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Ebola Virus explained


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Swine flu follow-up

When the heads of the Centers for Disease Control and Prevention, the Food and Drug Administration, and the National Institute of Allergy and Infectious Diseases came to see us last week, they had some good news. The second wave of the H1N1 virus (known to the rest of us as swine flu) had reached a plateau. It has remained relatively mild. And there are now enough doses of the vaccine for anyone who wants one. That last point is most important. The officials said the window of opportunity is open now to protect yourself against a possible third wave.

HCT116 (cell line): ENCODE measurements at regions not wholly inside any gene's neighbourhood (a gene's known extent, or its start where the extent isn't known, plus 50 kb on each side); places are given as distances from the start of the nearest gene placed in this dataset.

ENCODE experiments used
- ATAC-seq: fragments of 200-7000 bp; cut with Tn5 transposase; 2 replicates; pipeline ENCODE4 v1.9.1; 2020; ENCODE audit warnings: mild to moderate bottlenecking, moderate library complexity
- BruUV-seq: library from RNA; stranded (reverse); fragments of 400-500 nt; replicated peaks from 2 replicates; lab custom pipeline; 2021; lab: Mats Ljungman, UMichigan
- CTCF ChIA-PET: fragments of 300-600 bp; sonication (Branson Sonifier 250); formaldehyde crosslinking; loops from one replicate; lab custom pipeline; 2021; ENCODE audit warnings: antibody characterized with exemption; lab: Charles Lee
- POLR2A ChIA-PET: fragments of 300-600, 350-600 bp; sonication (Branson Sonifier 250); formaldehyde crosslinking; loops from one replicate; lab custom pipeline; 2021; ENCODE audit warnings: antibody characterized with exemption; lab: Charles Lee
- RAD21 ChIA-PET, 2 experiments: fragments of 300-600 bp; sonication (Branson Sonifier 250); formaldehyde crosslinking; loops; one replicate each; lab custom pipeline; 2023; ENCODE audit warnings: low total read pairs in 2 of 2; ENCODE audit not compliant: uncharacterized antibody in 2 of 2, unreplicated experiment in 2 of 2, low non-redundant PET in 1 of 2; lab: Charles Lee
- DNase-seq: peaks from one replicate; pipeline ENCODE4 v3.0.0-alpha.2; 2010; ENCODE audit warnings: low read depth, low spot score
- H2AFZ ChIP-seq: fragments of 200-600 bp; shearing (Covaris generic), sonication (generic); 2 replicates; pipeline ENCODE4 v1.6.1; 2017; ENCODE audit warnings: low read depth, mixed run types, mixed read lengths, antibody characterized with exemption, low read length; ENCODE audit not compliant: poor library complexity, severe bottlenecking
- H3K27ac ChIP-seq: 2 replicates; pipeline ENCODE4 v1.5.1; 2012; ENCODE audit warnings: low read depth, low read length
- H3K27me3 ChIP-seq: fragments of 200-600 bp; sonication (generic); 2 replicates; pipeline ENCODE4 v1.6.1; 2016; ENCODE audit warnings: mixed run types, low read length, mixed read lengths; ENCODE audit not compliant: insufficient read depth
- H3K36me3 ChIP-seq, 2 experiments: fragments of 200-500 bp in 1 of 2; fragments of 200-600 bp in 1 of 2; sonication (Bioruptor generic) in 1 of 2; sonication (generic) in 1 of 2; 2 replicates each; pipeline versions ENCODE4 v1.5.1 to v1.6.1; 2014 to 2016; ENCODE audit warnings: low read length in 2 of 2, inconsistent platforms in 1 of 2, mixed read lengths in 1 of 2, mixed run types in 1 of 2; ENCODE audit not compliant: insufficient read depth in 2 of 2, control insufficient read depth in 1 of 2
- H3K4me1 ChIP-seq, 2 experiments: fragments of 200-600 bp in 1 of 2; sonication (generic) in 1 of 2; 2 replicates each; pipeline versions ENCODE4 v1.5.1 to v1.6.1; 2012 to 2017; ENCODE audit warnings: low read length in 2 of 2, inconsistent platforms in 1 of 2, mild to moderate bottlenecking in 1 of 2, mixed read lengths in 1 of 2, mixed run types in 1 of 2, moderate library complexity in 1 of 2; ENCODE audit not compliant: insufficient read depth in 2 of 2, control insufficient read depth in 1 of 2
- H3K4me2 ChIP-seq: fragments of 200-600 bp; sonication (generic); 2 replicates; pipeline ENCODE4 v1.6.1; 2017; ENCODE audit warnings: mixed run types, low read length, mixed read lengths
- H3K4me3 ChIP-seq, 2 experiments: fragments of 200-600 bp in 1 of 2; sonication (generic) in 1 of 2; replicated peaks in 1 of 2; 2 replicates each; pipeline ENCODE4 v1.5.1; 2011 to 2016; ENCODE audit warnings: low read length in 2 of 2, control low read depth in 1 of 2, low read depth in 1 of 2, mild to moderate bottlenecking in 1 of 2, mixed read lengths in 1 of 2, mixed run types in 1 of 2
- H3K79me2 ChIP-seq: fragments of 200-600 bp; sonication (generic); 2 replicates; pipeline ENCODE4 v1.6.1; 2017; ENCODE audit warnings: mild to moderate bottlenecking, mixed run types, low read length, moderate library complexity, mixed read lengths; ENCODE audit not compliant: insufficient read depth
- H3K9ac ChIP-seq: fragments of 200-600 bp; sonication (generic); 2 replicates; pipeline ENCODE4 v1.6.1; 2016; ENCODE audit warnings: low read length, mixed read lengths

You'll recall that the first wave of swine flu hit in April in Mexico and the United States. It spread so quickly and so far that the World Health Organization declared a global pandemic in June. According to CDC Director Dr. Tom Frieden, as of mid-November there were an estimated 47 million confirmed cases of H1N1 in the United States, 213,000 hospitalizations and nearly 10,000 deaths. That is fewer than the 36,000 who die annually from seasonal flu. What gives that number added significance is that 1,000 of the swine flu deaths were children. Dr. Frieden told us that's a five-fold increase over the number of children who succumb to seasonal flu.

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